Personal Care Home vs. Memory Care: 5 Key Differences

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Choosing a type of senior living for a loved one is an amazing way to get them the care they deserve. But there isn’t just one type of community! Common types of care include personal care homes and memory care. But what are the differences between these two?

Five key differences between a personal care home and memory care include:

  • Provided care
  • Physical layout
  • On-site activities
  • Provided medical care
  • Fee structures

What Are the Differences Between a Personal Care Home & Memory Care?

Provided Care

When it comes to personal care homes, the key focus is on fostering independence while assisting with some daily activities. Imagine a place where your loved one receives the support they need for a happy, whole life, all while being able to remain independent. It’s just like their own home, but they can get help with whatever they need. Whether it’s a hand with bathing, dressing, or managing medication, personal care is the place to go.

On the other hand, memory care communities go above and beyond by offering specialized care programs designed specifically for individuals with memory-related conditions. Dementia, Alzheimer’s, and other types of memory impairment pose unique challenges—challenges that memory care is designed to handle.

Physical Layout

Because there’s such a strong focus on remaining independent, community members in personal care homes live in cozy, inviting homes. Every person lives in their own private—or semi-private if they choose—space. Plus, there are communal areas, where every community member can socialize and participate in fun, engaging activities.

While still prioritizing cozy and comfortable spaces, memory care communities also take into account the challenges of memory impairment. These communities host a range of security features, like:

  • Secured entrances and exits to prevent wandering
  • Alert systems for immediate assistance
  • Non-slip flooring to help prevent falls
  • Clear and easy-to-navigate paths
  • Well-lit communal and private spaces
  • Cameras for continuous surveillance
  • Friendly and easy-to-identify staff badges

They often incorporate visual cues into the environment so community members can always know where they are, along with maps at most corners and junctions to make it much easier to navigate the environment.

On-Site Activities

Here’s where both types of communities can be similar: they each offer a wide variety of activities, programs, services, and other amenities.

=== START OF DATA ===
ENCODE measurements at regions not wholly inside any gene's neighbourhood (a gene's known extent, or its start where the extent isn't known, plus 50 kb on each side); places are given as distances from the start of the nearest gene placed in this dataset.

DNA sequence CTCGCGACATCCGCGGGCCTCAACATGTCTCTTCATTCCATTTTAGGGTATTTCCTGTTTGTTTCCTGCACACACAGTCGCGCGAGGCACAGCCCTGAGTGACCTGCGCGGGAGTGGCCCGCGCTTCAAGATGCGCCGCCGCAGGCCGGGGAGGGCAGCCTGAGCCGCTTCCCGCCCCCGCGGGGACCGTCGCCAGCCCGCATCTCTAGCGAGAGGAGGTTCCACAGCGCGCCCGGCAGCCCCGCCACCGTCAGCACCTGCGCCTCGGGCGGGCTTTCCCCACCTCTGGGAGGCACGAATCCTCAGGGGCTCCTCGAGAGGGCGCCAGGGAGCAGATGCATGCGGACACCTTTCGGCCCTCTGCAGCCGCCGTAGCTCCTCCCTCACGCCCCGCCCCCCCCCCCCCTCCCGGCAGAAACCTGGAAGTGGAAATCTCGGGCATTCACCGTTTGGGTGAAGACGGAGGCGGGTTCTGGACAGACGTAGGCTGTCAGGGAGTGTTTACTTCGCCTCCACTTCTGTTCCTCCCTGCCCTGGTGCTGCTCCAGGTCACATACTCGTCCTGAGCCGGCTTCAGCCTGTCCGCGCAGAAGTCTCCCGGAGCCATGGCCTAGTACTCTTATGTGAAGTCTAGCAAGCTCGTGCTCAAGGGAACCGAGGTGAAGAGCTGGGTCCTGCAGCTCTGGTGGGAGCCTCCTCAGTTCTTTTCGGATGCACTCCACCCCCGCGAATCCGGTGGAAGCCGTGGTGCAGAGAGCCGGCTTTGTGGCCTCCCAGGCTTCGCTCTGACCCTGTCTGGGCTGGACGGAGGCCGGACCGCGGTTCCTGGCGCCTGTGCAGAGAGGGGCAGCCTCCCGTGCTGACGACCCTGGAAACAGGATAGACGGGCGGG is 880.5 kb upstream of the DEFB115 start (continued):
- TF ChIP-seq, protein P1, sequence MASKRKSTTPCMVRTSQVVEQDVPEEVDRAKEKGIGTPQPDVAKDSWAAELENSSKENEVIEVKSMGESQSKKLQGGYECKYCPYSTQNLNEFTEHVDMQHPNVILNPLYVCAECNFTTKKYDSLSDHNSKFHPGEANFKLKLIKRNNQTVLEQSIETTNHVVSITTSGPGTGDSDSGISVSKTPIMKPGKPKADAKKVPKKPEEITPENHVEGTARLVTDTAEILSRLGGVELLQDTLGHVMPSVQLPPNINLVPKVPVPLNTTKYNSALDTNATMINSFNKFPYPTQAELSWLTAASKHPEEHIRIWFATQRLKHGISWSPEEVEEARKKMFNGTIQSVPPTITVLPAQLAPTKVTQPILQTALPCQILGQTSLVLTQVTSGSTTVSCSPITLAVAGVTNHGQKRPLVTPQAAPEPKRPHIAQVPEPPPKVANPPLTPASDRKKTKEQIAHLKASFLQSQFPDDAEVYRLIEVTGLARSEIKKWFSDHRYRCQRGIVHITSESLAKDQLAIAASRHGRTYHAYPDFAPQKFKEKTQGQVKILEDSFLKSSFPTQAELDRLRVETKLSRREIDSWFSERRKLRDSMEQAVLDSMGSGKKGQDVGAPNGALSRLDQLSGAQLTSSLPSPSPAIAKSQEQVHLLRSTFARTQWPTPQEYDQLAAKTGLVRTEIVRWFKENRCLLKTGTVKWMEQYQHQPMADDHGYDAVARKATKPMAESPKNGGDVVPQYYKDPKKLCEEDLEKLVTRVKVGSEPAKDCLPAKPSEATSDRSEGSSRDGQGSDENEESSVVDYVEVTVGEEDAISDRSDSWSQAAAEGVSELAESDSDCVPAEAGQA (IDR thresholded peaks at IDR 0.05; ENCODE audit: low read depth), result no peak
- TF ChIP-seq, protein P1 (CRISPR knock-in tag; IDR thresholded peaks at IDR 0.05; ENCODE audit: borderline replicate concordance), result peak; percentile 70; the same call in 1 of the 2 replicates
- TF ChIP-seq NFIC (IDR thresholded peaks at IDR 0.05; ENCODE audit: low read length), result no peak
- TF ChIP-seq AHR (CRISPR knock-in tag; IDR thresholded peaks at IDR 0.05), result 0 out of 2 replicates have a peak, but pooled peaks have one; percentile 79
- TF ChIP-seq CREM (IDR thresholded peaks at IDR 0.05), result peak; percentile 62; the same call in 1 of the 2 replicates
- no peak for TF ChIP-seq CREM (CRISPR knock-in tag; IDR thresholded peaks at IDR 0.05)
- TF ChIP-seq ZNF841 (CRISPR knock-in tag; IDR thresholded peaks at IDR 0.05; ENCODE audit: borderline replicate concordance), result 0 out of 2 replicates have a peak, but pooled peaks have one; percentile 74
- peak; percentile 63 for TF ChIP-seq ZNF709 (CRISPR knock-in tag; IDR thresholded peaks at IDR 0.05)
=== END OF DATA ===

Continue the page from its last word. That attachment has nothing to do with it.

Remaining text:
In personal care, the activities are designed to be recreational. They may offer:

  • Fitness classes
  • Hobby programs
  • Art classes
  • Social hours
  • Game nights

The activities help residents socialize, pursue their passions, and stay active and engaged.

Meanwhile, memory care aims to stimulate the mind and reduce cognitive decline. So many of these programs may include:

  • Memory games
  • Therapy programs to provide support
  • Adaptive creative arts and music
  • Puzzles and cognitive exercises

These activities are designed to challenge the mind and slow down cognitive decline.

On-Site Medical Care

In any type of senior living, the health of each and every community member is paramount. But in personal care, the available medical care has a focus on maintenance. Staff members will often help remind residents to take their medication, assist with setting up appointments, or provide basic first aid when necessary.

In memory care communities, though, the teams working on-site play a much larger role. They’re trained to manage and treat memory impairment and get additional training to understand and respond to the unique needs of the community members. And they’re available 24/7 in case of any emergency!

Both communities often partner with nearby medical professionals in case advanced care is needed.

Fee Structure

When it comes to finances, personal care homes typically operate on a monthly fee basis. This fee covers room and board, assistance with daily activities, and access to the on-site amenities. Depending on how much care your loved one needs, the fees may change.

Memory care communities generally follow a similar fee structure, but due to the specialized care and security measures provided, there may be additional costs involved.

A group of older adults in an exercise class smiling and stretching with one hand over their heads

Choosing a Community for Your Loved One

When you’re making this decision for your loved one, it can help to have a transparent and open conversation between yourself, them, and the future community. It’s essential to determine what they want from their future home, so take some time to listen to their thoughts.

At Juniper Village at Mount Joy, we’re here to ease this transition for your loved one. This journey doesn’t have to be complicated, and our team is here to help. Whether your loved one needs memory care or a personal care home, we have options available. Book a visit with us today to learn more about how we can help!

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